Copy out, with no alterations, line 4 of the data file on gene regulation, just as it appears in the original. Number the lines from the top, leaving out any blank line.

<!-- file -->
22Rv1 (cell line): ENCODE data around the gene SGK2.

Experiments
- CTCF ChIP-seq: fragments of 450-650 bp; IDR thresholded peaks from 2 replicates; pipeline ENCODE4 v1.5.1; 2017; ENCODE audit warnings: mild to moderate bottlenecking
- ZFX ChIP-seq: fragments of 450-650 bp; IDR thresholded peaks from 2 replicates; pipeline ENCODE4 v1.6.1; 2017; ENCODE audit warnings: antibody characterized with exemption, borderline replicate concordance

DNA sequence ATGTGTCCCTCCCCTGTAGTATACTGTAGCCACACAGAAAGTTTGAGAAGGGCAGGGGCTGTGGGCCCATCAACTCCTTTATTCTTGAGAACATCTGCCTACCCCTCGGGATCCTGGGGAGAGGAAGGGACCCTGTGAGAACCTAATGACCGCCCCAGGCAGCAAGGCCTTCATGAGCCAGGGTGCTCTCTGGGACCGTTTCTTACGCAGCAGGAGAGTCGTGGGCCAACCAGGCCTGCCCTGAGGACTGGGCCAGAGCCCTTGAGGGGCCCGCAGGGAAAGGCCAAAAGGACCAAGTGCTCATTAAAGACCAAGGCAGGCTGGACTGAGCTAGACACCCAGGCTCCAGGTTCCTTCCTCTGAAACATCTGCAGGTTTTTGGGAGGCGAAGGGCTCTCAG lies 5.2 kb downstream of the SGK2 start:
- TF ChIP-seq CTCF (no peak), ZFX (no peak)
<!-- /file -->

- ZFX ChIP-seq: fragments of 450-650 bp; IDR thresholded peaks from 2 replicates; pipeline ENCODE4 v1.6.1; 2017; ENCODE audit warnings: antibody characterized with exemption, borderline replicate concordance